HONG KONG (AsiaNews/SE): The Centre for Catholic Studies will be focusing its research on a reconciliatory and discerning Church in the coming few years, according to its new director, Anselm Lam Wing-kwan, during the inauguration ceremony on October 23. The event also marked the centre’s cooperation with the Jesuits in its research.
Lam, a scholar whose studies cover social ethics, the relationship between Church and politics, as well as sustainable development, took over as director of the centre, succeeding Father Louis Ha Ke-loon.
Lam said that the institute would conduct studies on reconciliation. According to a report in AsiaNews, he hopes the centre can make a positive contribution at a time when this is very much needed in Hong Kong’s socially divided society after months of violence caused by political discontent.
During the ceremony, Father Stephen Chow Sau-yan, provincial superior of the Chinese Jesuit Province, said the Society of Jesus has now taken part in academic research in China, Taiwan, Macau as well as Hong Kong. He said the Jesuits are sponsoring the studies of the centre and have set up a committee on apostolic research work so that the centre can make cultural and spiritual contributions in the Jesuit tradition.
“We are sponsoring the centre in the coming three years. Its long term future will be under our consideration and discernment during these years,” Jesuit Father Stephen Tong Chak-long, a member of the management committee of the centre, told the Sunday Examiner.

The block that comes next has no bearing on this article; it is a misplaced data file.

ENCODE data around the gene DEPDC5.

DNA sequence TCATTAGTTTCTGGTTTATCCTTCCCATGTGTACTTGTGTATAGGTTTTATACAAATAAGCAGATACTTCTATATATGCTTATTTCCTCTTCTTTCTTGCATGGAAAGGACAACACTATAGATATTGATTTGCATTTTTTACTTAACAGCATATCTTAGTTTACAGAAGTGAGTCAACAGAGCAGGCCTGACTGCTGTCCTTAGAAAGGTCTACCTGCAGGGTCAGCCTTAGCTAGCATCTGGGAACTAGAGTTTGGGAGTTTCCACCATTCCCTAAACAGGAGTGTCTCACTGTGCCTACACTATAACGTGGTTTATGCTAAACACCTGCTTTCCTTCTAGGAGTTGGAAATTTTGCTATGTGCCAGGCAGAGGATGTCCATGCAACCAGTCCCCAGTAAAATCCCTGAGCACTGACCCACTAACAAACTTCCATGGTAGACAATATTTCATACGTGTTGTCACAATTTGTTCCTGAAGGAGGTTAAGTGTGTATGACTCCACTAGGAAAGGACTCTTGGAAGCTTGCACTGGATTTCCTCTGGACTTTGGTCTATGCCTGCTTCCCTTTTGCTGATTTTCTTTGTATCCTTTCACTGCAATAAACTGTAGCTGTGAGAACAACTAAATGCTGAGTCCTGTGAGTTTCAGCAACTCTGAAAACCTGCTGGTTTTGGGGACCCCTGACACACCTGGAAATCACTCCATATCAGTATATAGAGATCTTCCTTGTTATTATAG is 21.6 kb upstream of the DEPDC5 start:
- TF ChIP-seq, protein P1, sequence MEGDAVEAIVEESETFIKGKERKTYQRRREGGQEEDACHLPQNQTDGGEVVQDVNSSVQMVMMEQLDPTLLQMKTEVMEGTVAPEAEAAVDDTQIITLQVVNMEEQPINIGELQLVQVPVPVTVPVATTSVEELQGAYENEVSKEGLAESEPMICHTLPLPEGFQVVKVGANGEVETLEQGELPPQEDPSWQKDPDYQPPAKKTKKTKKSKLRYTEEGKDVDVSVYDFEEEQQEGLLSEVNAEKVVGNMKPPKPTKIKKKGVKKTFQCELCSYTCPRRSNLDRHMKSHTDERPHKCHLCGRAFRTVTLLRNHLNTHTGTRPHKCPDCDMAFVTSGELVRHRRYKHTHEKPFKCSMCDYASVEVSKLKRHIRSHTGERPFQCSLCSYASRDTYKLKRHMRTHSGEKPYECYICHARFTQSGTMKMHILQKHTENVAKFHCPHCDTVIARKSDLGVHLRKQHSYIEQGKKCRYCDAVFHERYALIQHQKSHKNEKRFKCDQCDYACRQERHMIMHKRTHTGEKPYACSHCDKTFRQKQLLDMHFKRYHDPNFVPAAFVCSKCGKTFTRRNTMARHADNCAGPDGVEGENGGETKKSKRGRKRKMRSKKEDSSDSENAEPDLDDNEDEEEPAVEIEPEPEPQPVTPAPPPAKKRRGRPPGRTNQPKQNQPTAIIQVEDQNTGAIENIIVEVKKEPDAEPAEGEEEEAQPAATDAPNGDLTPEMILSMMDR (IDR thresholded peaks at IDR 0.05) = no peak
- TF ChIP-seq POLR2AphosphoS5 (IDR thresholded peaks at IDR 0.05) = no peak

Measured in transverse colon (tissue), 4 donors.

Jesuit Father Gerard Whelan gave a lecture on the same day as the inauguration ceremony on A Discerning Church: Pope Francis and Theological Method, in which he explained the vision and approaches of the Church under Pope Francis, drawing on the thoughts by Bernard Lonergan (1904-1984), a Canadian Jesuit theologian.
The day before, Father Whelan, a professor at the Pontifical Gregorian University in Rome, delivered a lecture on Reconciliation: Longeran’s Idea of Conversion, attracting about a hundred participants.
Professor Tam Wai-lun, chairperson of the Department of Cultural and Religious Studies thanked Father Ha for his efforts which laid a good foundation for the centre. Tam said he is happy to see the centre moving into a new era of development.
The centre had been under the management of Father Ha for more than 10 years. He retired last August, but remains the archivist of the Diocese of Hong Kong.
In an interview with the Kung Kao Po, Father Ha said the centre has to face the public and it is part of the Department of Cultural and Religious Studies at the Chinese University of Hong Kong and it is independent of any Church organisation. As a result, it has been dedicated to promoting understanding of Catholicism, as well as exploring topics such as liturgical music, Church architecture and arts in Hong Kong, and the world at large.
Father Ha acknowledged the efforts of the team at the centre in establishing a network with overseas scholars and inviting them to speak at seminars to promote an exchange of views on different topics.
The centre has two other ongoing research projects. The first is on the history of the Holy Spirit Seminary (originally called Regional Seminary for South China), which will mark its 90th anniversary next year, while the other project concerns the history of the Hong Kong Federation of Catholic Students.
During the ceremony Auxiliary Bishop Joseph Ha Chi-shing talked about how the Church in Hong Kong plays a discerning and listening role for society and for the poor. He spoke of how the Church launched the Year of Youth in 2018 and how it has been distributing free meals for the poor. He also spoke about the situation of the Church given the issues surrounding the now-withdrawn extradition bill.